ASTI Gallery is hosting its “Moscow-Vienna-Moscow. Impressions of Vienna” exhibition


The 19th International Arts Festival “Art-November” is dedicated to Johannes Brahms, whose oeuvre and name are inextricably connected to Vienna.

As part of the Festival, ASTI Gallery is hosting its “Moscow-Vienna-Moscow. Impressions of Vienna” exhibition in the halls of the State Institute of Art Sciences. These impressions are brought to us by a unique quintet of well-known artists – the “soloists”, Alla Bedina, Svetlana Lanshakova, Lubov Lesokhina, Olga Lisenkova and Alexander Dragovoy, are all participants in the ambitious international project “Austria through the Eyes of Contemporary Russian Artists” (Österreich – aus dem Blickwinkel russischer zeitgenoessischen Meister der Malerei), which was launched two years ago by the ALLRUS Gallery.
Each of our exhibitors – artists of the ASTI Gallery circle – has a distinctive artistic personality, a signature style, as well as unique vision and world view. For all of them, the experience of working en plein air in Vienna and the Austrian Alps became an inspiration to create paintings and drawings through which they express (and communicate to the viewer) their delight in the enchanting musical and artistic capital of Europe, and the surrounding landscapes of Austria.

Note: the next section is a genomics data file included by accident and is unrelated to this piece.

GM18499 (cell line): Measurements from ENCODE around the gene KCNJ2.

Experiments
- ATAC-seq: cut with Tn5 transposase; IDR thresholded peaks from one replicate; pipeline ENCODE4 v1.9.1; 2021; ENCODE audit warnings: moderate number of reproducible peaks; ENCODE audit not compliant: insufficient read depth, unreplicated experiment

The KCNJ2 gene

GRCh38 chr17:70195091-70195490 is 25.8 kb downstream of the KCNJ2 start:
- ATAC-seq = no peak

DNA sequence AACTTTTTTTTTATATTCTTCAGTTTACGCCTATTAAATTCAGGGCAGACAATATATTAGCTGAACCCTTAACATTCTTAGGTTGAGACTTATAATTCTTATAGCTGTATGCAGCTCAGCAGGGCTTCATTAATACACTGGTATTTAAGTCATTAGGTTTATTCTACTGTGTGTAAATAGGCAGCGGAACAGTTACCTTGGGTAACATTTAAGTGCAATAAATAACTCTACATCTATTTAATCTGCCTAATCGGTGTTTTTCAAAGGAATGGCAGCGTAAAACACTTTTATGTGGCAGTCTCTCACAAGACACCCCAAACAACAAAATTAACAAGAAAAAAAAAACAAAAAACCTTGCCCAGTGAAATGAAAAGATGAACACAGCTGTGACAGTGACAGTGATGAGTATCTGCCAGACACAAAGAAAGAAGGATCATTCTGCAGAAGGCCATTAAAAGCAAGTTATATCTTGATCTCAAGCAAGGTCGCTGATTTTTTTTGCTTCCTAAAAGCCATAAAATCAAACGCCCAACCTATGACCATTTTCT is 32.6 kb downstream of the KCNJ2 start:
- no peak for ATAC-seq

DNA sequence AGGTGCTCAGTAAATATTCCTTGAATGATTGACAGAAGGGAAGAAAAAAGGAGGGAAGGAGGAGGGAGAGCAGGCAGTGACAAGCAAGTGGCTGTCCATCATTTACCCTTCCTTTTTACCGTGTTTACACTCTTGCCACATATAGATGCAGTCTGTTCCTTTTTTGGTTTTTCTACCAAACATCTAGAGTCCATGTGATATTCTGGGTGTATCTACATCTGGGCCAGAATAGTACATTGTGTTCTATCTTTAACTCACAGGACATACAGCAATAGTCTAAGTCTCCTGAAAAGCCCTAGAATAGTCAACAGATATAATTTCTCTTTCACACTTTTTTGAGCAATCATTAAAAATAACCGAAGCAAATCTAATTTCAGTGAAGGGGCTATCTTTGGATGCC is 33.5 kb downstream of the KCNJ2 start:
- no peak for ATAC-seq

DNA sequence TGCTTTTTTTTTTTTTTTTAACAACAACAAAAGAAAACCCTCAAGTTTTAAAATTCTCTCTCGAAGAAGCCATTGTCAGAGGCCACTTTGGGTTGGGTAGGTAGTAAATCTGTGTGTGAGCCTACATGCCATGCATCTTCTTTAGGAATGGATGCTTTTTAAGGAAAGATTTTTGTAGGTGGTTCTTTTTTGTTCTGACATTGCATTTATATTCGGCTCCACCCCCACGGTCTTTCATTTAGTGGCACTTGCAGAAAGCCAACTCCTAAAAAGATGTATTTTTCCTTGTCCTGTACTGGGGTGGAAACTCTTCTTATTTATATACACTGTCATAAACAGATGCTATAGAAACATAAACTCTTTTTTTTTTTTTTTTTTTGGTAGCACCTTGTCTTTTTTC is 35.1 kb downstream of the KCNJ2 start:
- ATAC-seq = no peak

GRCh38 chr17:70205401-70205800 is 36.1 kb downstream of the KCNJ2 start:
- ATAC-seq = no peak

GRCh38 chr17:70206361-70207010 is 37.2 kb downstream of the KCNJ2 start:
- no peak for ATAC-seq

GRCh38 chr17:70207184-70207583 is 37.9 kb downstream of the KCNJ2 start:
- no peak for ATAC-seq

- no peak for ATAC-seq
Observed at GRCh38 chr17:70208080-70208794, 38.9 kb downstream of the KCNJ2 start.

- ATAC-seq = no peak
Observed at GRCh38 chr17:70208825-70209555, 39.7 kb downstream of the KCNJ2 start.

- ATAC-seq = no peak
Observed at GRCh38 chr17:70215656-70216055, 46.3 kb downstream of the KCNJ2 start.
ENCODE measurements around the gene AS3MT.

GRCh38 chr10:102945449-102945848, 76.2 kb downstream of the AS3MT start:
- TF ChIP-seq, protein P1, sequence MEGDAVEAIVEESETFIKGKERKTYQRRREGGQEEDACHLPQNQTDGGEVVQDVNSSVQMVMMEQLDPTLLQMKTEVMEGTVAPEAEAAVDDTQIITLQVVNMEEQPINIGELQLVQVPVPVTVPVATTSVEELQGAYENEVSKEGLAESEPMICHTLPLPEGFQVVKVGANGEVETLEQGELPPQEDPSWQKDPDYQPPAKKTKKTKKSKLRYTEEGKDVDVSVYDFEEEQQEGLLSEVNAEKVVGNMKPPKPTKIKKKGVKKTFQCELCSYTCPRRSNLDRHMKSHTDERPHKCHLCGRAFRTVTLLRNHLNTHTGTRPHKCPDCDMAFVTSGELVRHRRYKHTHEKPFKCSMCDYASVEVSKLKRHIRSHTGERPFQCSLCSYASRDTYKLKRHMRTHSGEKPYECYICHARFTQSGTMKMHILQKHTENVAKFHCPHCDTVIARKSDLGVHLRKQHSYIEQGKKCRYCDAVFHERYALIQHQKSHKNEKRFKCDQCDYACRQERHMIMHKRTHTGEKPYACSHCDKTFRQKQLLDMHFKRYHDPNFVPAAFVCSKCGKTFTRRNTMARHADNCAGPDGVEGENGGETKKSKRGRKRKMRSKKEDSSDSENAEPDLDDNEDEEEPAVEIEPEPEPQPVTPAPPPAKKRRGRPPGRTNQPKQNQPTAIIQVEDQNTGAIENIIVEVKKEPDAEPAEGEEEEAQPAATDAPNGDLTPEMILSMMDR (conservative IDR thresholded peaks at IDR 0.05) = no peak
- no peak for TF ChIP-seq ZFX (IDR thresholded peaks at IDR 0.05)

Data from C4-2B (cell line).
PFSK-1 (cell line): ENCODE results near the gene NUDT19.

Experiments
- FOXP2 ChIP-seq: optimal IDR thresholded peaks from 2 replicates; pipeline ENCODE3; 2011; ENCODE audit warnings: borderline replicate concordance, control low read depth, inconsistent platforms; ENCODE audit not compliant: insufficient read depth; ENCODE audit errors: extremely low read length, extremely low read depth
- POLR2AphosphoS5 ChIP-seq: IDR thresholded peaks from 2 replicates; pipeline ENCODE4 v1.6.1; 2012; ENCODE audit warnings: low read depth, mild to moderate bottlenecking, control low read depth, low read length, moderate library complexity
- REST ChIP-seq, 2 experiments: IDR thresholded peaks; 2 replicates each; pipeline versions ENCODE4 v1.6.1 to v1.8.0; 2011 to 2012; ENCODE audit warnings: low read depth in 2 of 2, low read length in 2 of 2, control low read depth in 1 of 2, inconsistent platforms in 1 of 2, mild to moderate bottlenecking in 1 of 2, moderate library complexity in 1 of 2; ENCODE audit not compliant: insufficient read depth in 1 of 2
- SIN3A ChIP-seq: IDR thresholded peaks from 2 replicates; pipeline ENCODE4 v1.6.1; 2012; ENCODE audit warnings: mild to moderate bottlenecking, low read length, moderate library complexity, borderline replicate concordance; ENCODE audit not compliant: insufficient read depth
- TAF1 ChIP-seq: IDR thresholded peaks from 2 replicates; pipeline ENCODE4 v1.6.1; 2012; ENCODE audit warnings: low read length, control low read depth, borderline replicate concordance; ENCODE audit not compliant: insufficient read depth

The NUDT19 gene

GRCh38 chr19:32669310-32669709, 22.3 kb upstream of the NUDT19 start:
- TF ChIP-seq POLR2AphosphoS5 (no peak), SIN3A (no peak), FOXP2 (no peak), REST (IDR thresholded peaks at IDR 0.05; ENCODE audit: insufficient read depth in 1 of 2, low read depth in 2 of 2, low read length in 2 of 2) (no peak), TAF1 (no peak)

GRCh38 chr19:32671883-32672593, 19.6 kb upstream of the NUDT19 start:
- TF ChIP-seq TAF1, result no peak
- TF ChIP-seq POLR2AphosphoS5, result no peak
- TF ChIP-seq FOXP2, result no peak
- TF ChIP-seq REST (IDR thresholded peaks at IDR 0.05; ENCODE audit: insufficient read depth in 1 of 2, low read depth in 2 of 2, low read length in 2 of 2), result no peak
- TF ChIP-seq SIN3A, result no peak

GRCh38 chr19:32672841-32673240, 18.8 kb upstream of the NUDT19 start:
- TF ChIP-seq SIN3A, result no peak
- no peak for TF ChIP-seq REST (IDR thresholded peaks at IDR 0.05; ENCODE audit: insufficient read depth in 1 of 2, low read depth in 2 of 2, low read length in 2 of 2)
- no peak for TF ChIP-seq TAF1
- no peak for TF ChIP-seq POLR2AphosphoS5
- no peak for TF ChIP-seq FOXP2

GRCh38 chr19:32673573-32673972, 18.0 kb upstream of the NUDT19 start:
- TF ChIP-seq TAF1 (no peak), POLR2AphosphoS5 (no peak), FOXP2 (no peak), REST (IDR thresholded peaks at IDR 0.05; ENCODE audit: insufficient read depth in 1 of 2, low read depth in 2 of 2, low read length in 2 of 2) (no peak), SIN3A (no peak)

Natella Voiskounski
Natella Voiskounski.
Art-director of the ASTI Gallery

In this quintet of artists, everyone is a soloist, everyone carries his or her own tune, and everyone shows us her or his “own”, “personal” Vienna and Austria. This is the core creative component of the exhibition which we present to the guests of the “Art-November” festival. It is important to us to show how different and diverse artistic concepts and their implementations can be, ranging from the discreet and fragmented to the concrete and generalized. Each artist has a unique way of representing space-time correlations – from capturing the fleeting moment in time to complete rejection of hic et nunc.
The viewer sees Vienna and Austria precisely through the eyes of these truly creative individuals, whose visual and emotional perception is sharpened, like the hearing of a musician with a perfect pitch. Intoxicated with the joyous Vienna, with its architecture, so justly compared to music set in stone, and to use Mandelstam’s words, “pampered by the music of light” in the Alps, the painters gave free reign to their remarkable passion for colour, while the graphic artists seemed unable to keep up with the motion of their uninhibited hand, as it submits to their admiring gaze.